In mathematical logic, minimal axioms for Boolean algebra are assumptions which are equivalent to the axioms of Boolean algebra (or propositional calculus), chosen to be as short as possible. For example, if one chooses to take commutativity for granted, an axiom with six NAND operations and three variables is equivalent to Boolean algebra : : ((a\mid b)\mid c) \mid (a\mid((a\mid c)\mid a)) = c where the vertical bar represents the NAND logical operation (also known as the Sheffer stroke). It is one of 25 candidate axioms for this property identified by Stephen Wolfram, by enumerating the Sheffer identities of length less or equal to 15 elements (excluding mirror images) that have no noncommutative models with four or fewer variables, and was first proven equivalent by William McCune, Branden Fitelson, and Larry Wos. MathWorld, a site associated with Wolfram, has named the axiom the "Wolfram axiom". McCune et al. also found a longer single axiom for Boolean algebra based on disj ... [...More Info...] [...Related Items...] OR: [Wikipedia] [Google] [Baidu] 

Complement (order Theory)
A lattice is an abstract structure studied in the mathematical subdisciplines of order theory and abstract algebra. It consists of a partially ordered set in which every pair of elements has a unique supremum (also called a least upper bound or join) and a unique infimum (also called a greatest lower bound or meet). An example is given by the power set of a set, partially ordered by inclusion, for which the supremum is the union and the infimum is the intersection. Another example is given by the natural numbers, partially ordered by divisibility, for which the supremum is the least common multiple and the infimum is the greatest common divisor. Lattices can also be characterized as algebraic structures satisfying certain axiomatic identities. Since the two definitions are equivalent, lattice theory draws on both order theory and universal algebra. Semilattices include lattices, which in turn include Heyting and Boolean algebras. These ''latticelike'' structures all ad ... [...More Info...] [...Related Items...] OR: [Wikipedia] [Google] [Baidu]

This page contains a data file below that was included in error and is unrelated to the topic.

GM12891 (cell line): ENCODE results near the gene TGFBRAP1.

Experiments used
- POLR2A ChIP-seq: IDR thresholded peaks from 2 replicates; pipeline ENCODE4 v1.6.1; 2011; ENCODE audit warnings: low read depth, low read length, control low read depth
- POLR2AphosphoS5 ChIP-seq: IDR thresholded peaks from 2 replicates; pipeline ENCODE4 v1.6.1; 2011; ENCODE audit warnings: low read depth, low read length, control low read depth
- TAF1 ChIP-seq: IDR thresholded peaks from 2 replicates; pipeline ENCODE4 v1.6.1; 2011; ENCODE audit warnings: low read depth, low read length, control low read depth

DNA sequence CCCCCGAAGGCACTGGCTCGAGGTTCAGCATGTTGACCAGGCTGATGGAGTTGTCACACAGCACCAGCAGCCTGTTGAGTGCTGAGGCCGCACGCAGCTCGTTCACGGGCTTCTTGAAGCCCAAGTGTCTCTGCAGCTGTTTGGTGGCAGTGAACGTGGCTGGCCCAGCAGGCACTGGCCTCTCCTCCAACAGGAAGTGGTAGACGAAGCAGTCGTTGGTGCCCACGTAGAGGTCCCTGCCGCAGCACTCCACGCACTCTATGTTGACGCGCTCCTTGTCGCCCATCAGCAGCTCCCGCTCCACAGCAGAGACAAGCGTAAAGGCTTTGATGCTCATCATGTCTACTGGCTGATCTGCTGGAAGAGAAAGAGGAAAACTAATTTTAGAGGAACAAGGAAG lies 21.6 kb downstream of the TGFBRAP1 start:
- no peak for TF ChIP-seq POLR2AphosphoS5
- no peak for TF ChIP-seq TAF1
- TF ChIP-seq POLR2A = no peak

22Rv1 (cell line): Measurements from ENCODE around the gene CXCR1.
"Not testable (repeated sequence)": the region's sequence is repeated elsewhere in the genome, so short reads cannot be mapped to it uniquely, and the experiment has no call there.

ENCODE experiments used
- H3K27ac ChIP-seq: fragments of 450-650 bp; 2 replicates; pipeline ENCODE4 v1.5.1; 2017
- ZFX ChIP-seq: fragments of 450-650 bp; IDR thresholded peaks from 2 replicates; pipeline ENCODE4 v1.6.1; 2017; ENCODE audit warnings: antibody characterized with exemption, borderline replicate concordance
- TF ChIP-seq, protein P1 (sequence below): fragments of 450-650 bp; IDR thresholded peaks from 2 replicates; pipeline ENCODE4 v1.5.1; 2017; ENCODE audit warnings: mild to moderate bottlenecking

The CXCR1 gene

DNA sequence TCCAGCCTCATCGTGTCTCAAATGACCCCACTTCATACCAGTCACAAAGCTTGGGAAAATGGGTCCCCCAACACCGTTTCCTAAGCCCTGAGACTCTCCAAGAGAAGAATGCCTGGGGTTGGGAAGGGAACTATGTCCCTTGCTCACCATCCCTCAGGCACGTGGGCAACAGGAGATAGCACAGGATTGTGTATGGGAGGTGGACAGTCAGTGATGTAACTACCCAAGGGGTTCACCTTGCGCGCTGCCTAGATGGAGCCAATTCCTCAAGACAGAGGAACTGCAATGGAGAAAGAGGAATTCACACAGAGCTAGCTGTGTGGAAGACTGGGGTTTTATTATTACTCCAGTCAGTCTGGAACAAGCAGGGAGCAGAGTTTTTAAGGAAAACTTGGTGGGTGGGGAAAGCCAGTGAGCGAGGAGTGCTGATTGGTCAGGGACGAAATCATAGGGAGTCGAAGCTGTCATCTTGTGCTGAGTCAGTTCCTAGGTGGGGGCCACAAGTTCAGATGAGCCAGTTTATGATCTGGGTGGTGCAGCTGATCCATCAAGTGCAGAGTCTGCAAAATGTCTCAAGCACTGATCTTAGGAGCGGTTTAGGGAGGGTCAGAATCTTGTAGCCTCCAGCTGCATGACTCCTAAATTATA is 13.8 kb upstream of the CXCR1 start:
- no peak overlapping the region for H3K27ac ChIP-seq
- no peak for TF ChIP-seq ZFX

Unary Operation
In mathematics, an unary operation is an operation with only one operand, i.e. a single input. This is in contrast to binary operations, which use two operands. An example is any function , where is a set. The function is a unary operation on . Common notations are prefix notation (e.g. ¬, −), postfix notation (e.g. factorial ), functional notation (e.g. or ), and superscripts (e.g. transpose ). Other notations exist as well, for example, in the case of the square root, a horizontal bar extending the square root sign over the argument can indicate the extent of the argument. Examples Unary negative and positive As unary operations have only one operand they are evaluated before other operations containing them. Here is an example using negation: :3 − −2 Here, the first '−' represents the binary subtraction operation, while the second '−' represents the unary negation of the 2 (or '−2' could be taken to mean the integer −2). Therefore, the expression is ... [...More Info...] [...Related Items...] OR: [Wikipedia] [Google] [Baidu] 

Infix Notation
Infix notation is the notation commonly used in arithmetical and logical formulae and statements. It is characterized by the placement of operators between operands—"infixed operators"—such as the plus sign in . Usage Binary relations are often denoted by an infix symbol such as set membership ''a'' ∈ ''A'' when the set ''A'' has ''a'' for an element. In geometry, perpendicular lines ''a'' and ''b'' are denoted a \perp b \ , and in projective geometry two points ''b'' and ''c'' are in perspective when b \ \doublebarwedge \ c while they are connected by a projectivity when b \ \barwedge \ c . Infix notation is more difficult to parse by computers than prefix notation (e.g. + 2 2) or postfix notation (e.g. 2 2 +). However many programming languages use it due to its familiarity. It is more used in arithmetic, e.g. 5 × 6. Further notations Infix notation may also be distinguished from function notation, where the name of a function suggests a particular operation, and i ... [...More Info...] [...Related Items...] OR: [Wikipedia] [Google] [Baidu] 

Binary Operation